Because of their success, the Paraguayan Jesuits gained many enemies, and the reducciones fell prey to changing times. During the 1720s and 1730s, Paraguayan settlers rebelled against Jesuit privileges in the Revolt of the Comuneros and the government that protected them. Although this revolt failed, it was one of the earliest and most serious risings against Spanish authority in the New World and caused the crown to question its continued support for the Jesuits. The Jesuit-inspired War of the Seven Reductions (1750–61), increased sentiment in Madrid for suppressing this "empire within an empire." In a move to gain control of the reducciones wealth, the Spanish king Charles III (1759–88), expelled the Jesuits in 1767. Within a few decades of the expulsion, most of what the Jesuits had accomplished was lost. The missions lost their valuables, became mismanaged, and were abandoned by the Guaraní. The Jesuits vanished almost without a trace. Today, a few weed-choked ruins are all that remain of this 160-year period in Paraguayan history.
The Viceroyalty of Peru and the Audiencia of Charcas had nominal authority over Paraguay, while Madrid largely neglected the colony. Madrid preferred to avoid the intricacies and the expense of governing and defending a remote colony that had shown early promise but ultimately proved to have dubious value. The governors of Paraguay had no royal troops at their disposal and were instead dependent on a militia composed of colonists. Paraguayans took advantage of this situation and claimed that the 1537 cédula gave them the right to choose and depose their governors. The colony, and in particular the Asunción municipal council (cabildo), earned the reputation of being in continual revolt against the crown.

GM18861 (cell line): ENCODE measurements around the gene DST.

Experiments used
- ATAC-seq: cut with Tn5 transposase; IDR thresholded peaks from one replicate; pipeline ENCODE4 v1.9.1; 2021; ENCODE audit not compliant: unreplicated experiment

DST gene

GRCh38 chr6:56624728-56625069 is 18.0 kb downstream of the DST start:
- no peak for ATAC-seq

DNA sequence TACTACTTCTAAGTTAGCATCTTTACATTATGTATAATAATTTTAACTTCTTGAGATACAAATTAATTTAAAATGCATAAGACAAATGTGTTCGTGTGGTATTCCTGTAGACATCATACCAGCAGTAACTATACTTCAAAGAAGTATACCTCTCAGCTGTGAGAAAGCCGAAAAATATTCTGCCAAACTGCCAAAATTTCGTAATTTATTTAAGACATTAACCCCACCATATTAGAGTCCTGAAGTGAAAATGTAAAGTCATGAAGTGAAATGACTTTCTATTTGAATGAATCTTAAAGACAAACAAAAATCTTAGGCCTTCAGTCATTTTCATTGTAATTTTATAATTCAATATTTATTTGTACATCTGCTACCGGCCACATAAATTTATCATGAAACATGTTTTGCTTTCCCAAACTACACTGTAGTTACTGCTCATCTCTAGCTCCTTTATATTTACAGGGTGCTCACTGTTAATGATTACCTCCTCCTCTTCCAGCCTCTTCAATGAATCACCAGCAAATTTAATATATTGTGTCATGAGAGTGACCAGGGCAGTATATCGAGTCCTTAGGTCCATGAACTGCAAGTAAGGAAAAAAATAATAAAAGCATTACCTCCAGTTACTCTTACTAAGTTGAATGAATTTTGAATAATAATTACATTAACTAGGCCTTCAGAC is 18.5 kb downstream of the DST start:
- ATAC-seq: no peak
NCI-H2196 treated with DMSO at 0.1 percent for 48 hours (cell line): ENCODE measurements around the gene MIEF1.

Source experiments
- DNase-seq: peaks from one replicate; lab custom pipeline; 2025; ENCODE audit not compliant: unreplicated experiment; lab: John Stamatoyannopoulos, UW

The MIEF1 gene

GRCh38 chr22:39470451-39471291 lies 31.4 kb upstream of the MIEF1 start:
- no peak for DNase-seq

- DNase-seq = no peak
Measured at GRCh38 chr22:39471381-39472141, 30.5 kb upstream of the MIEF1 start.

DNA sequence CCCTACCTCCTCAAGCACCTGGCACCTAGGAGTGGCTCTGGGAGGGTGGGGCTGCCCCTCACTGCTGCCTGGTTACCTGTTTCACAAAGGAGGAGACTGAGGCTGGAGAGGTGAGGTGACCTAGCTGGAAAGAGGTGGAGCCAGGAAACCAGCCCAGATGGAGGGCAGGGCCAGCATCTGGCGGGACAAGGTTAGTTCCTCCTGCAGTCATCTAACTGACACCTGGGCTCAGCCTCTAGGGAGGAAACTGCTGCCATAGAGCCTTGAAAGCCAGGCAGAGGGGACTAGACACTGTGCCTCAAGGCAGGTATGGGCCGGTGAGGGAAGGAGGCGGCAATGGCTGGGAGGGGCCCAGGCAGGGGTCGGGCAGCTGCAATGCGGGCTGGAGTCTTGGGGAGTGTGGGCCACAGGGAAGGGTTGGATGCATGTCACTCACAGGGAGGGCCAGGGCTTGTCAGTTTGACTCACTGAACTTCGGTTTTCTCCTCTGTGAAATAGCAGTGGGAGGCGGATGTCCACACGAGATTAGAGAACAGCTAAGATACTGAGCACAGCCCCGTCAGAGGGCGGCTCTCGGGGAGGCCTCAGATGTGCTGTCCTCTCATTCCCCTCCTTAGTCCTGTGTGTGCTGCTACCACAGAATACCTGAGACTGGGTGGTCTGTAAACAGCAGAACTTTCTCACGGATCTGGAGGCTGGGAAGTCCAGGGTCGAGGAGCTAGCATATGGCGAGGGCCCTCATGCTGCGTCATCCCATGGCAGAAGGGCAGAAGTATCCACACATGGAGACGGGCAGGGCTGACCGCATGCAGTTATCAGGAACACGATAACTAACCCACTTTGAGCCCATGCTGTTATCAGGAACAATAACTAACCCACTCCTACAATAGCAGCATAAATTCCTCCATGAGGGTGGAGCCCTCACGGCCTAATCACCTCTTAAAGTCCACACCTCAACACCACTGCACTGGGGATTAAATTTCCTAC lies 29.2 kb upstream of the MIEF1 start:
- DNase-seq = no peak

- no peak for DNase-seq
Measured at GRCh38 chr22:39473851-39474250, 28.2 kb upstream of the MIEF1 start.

Tensions between royal authorities and settlers came to a head in 1720 over the status of the Jesuits, whose efforts to organize the Indians had denied the settlers easy access to Indian labor. A full-scale rebellion, known as the Comunero Revolt, broke out when the viceroy in Lima reinstated a pro-Jesuit governor whom the settlers had deposed. The revolt was in many ways a rehearsal for the radical events that began with independence in 1811. The most prosperous families of Asunción (whose yerba maté and tobacco plantations competed directly with the Jesuits) initially led this revolt. But as the movement attracted support from poor farmers in the interior, the rich abandoned it and soon asked the royal authorities to restore order. In response, subsistence farmers began to seize the estates of the upper class and drive them out of the countryside. A radical army nearly captured Asunción and was repulsed, ironically, only with the help of Indian troops from the Jesuit reducciones.